I also like to take a packet of popcorn and/or jelly, as they’re both fun snacks that are really simple for anyone to help the kids in the family make and favourites for kids to eat :)

  6. Love the post!
    My meal to take to families has long been a frozen party size lasagna (the 8×10 size), a bag of salad mix complete with croutons and dressing, 1-2 loaves of frozen garlic/cheese bread, and pudding cups. No, none of it is homemade, but no one has ever turned it away. I have even had people ask me for my lasagna recipe! :)
    The lasagna can be delivered frozen or already heated, depending on the desire of the recipient or the scheduled delivery time. The salad comes with everything they need, so its okay if they don’t have dressing in the fridge. It is best to bring the bread frozen, takes 5-8 minutes to reheat and is much better fresh and crispy than lukewarm and soggy. The pudding cups…well, they were my kids’ favorite store bought treat, and I’ve never met a kid who didn’t love them. They are also easy, pre-portioned, and make us all feel like kids. I also bring paper plates, plasticware, and paper napkins, so there are no dishes to wash and nothing to return.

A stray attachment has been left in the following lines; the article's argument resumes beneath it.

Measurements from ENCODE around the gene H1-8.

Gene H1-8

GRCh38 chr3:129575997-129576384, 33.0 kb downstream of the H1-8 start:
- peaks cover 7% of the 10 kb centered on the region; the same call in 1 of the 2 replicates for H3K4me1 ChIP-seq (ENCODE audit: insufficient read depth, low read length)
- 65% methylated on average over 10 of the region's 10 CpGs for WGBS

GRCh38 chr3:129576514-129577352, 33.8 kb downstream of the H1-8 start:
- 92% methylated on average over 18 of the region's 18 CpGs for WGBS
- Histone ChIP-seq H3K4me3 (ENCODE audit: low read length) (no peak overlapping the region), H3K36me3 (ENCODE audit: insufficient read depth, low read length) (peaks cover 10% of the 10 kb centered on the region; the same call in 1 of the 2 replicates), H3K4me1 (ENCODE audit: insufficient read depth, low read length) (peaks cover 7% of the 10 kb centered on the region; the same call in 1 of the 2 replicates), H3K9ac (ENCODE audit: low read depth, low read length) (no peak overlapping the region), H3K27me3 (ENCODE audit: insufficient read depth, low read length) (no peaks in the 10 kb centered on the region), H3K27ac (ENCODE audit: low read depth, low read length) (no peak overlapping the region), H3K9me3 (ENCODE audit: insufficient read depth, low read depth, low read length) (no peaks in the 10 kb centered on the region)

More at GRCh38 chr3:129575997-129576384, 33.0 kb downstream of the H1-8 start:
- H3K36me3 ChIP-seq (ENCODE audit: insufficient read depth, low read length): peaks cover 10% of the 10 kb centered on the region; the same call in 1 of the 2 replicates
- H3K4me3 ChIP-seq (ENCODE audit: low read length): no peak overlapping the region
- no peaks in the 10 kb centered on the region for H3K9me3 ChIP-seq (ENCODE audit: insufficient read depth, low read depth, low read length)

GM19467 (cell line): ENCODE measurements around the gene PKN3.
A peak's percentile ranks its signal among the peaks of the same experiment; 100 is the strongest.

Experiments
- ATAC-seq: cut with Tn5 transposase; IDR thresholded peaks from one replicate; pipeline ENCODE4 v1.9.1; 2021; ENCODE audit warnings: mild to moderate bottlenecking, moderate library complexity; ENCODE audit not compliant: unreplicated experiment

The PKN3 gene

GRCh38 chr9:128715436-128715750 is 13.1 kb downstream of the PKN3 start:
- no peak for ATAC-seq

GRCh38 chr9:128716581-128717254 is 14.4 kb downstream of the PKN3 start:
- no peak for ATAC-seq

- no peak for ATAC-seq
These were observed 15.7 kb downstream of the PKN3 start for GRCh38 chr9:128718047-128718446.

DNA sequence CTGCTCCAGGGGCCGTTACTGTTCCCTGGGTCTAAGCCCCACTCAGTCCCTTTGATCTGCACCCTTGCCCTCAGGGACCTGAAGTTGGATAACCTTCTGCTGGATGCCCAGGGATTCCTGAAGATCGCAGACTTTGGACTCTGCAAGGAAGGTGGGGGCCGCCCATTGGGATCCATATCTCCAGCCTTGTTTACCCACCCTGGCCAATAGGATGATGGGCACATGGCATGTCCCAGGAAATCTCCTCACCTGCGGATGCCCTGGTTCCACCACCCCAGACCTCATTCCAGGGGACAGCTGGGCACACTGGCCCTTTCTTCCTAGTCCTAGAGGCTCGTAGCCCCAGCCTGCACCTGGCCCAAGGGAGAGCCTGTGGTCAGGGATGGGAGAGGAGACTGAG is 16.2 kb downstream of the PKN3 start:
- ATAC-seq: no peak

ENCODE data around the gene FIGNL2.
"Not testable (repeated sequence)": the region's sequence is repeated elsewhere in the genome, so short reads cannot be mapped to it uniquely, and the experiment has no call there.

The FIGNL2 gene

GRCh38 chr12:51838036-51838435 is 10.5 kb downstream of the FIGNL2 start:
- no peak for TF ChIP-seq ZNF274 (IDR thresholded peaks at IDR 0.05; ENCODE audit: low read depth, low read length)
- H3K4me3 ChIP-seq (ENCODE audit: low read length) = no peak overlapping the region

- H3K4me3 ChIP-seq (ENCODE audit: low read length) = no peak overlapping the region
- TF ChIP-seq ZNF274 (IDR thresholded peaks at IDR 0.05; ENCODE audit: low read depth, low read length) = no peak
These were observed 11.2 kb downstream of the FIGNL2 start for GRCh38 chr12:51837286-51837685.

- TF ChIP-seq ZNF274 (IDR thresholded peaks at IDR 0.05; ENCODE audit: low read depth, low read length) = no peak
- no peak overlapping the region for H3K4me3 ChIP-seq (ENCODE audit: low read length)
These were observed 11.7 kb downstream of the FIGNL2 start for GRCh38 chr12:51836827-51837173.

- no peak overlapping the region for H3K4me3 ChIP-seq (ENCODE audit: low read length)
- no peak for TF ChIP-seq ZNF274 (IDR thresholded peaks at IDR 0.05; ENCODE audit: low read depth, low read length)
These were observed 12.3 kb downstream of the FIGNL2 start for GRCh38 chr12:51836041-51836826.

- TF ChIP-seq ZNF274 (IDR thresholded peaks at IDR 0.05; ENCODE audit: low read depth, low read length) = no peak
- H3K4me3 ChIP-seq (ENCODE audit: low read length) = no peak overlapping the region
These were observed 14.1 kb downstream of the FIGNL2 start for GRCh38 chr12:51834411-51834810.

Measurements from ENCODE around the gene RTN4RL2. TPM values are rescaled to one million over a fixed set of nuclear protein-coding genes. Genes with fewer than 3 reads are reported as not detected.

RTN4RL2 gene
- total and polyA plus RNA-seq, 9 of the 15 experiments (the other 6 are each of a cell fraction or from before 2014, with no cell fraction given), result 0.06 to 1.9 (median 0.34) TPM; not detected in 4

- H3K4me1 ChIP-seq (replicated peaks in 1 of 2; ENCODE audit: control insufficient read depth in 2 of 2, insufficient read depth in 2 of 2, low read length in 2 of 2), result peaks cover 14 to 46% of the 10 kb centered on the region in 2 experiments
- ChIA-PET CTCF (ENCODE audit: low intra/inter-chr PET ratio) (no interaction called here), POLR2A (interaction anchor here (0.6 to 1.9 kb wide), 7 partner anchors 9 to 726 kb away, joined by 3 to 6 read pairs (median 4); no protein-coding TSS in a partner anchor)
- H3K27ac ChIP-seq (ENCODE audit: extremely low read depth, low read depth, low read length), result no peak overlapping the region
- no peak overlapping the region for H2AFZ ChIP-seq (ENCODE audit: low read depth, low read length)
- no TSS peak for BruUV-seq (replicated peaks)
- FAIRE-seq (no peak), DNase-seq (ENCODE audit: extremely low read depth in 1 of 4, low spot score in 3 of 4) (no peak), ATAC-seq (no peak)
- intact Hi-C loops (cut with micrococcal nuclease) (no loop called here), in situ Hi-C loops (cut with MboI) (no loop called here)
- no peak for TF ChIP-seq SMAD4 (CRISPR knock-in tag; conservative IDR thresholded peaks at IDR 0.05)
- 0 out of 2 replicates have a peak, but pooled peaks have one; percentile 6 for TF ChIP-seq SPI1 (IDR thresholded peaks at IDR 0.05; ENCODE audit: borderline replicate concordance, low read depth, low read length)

The simplicity of this plan makes it possible for me to be able to say “yes!” cheerfully and easily. I buy the lasganas and frozen bread at a Costco/Sams and keep them in the freezer so I’m ready to help. Just pick-up the salad and pudding on the way to their home….
    PS: If your plan makes you a stress case and a grump to your own family, then you need a new plan! That was the genesis of this plan for me, I can do it, its good, and I can be a blessing both to others AND my own family.